Many of Australia’s big climate polluters are buying Australian Carbon Credit Units (ACCUs) to continue enabling them to pollute as usual, says the Climate Council. For many businesses, they have become the first and only course of action rather than a last resort. Moreover, many of these carbon offset schemes do not represent any actual or additional emissions reductions and are therefore no substitute for genuine abatement. Now, as the government prepares to strengthen the law that regulates emissions from Australia’s biggest industrial polluters, this must change, says the Council.
“For too long, major polluters like multinational coal, oil and gas giants have had a free ride on their harmful emissions. This must stop”, said Dr Jennifer Rayner, Head of Advocacy at the Climate Council. Without carbon scheme reform, “big industrial polluters like Woodside, Santos and Chevron will continue to rake in eye-watering profits while worsening climate change, which is supercharging the floods and fires that have ravaged communities across Australia and the world in recent years”, she said.
The Australia Institute echoes these risks of low-quality carbon credit schemes. “The dangers of climate change are just too high to take a risk on climate policies that rely on dodgy carbon credits”, said Dr Richard Denniss, Executive Director. “Allowing new coal mines and gas wells to open because they bought some low-integrity credits isn’t a path towards net zero, it’s a recipe for climate disaster.”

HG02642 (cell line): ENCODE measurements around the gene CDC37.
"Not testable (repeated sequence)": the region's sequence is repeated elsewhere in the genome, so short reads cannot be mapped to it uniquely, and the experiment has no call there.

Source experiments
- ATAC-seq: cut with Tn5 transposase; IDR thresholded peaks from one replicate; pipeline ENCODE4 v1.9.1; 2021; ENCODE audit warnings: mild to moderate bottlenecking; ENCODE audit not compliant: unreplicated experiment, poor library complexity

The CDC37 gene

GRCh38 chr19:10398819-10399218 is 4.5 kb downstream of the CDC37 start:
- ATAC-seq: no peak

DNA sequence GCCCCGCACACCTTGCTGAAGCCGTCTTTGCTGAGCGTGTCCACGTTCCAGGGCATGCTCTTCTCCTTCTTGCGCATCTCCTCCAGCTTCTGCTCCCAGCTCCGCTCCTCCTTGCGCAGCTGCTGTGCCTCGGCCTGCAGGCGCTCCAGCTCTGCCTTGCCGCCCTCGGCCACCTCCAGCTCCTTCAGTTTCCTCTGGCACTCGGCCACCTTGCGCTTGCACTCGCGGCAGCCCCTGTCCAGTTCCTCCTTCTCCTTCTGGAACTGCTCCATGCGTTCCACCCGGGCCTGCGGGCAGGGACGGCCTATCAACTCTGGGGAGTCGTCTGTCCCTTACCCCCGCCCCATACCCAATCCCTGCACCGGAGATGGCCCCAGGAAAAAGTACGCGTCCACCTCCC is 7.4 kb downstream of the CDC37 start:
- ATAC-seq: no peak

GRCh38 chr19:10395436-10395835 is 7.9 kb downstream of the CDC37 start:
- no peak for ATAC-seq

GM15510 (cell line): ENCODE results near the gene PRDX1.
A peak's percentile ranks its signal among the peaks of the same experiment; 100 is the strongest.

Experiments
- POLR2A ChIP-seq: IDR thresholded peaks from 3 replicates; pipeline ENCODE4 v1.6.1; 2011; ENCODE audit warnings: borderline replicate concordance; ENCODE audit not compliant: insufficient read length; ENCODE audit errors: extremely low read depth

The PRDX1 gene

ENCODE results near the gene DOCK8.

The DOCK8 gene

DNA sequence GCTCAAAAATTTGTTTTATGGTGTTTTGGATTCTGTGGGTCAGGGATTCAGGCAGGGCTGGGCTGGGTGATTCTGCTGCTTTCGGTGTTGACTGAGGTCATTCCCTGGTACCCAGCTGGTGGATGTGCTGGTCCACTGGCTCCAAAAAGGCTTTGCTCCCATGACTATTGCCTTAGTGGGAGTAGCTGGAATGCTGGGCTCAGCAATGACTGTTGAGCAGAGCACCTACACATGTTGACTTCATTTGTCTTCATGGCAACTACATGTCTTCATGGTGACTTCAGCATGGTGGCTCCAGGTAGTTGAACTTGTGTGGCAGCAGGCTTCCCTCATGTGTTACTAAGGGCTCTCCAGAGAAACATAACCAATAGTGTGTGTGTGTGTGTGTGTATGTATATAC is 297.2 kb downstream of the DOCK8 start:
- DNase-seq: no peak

Cheap and easy offsets are a license to pollute
The integrity of Australia’s carbon offset schemes has been increasingly called into question over recent years as investigations claim many are fraudulent and ineffective. “What is occurring is a fraud on the environment, a fraud on taxpayers and a fraud on unwitting consumers”, said Professor Andrew Mcintosh last year. “People are getting credits for not clearing forests that were never going to be cleared, they are getting credits for growing trees that are already there, they are getting credits for growing forests in places that will never sustain permanent forests and they are getting credits for operating electricity generators at large landfills that would have operated anyway”, he said.
An investigation by the Guardian, Die Zeit and SourceMaterial has also cast fresh doubt on the effectiveness of these schemes. More than 90 per cent of the rainforest credits issued through a leading global verification organisation, Verra, were likely worthless and could make global heating worse, according to the analysis published in January 2023. As a result, Australian companies that use Verra rainforest credits to underpin carbon-neutral claims should check their effectiveness. Among those are Qantas, which allows customers to offset flight emissions, and Origin, for customers to offset emissions from electricity and gas use.
Carbon markets fit for purpose
While many scientists agree that carbon offsets can play a crucial but small role in decarbonisation, industry reforms are essential to generate high-quality and effective carbon credit credit schemes. “We want there to be more good credits that are really beneficial, and less scam credits. The problem with the carbon markets is that they’re a wild west, they’re unregulated”, climate scientist Simon Lewis told the Guardian.
Particularly, there is scope to vastly improve funding for forest protection.”We are clearly not doing a good job of getting cash to our forests”, said Lewis. “We need to think about that, particularly forests in the tropics – we should be funding these global assets. Ideally that should be separate from the carbon markets – through a levy on fossil fuels, or on international financial transactions, for example. But there are ways of funding forests through offsets. There should be a debate about all this.”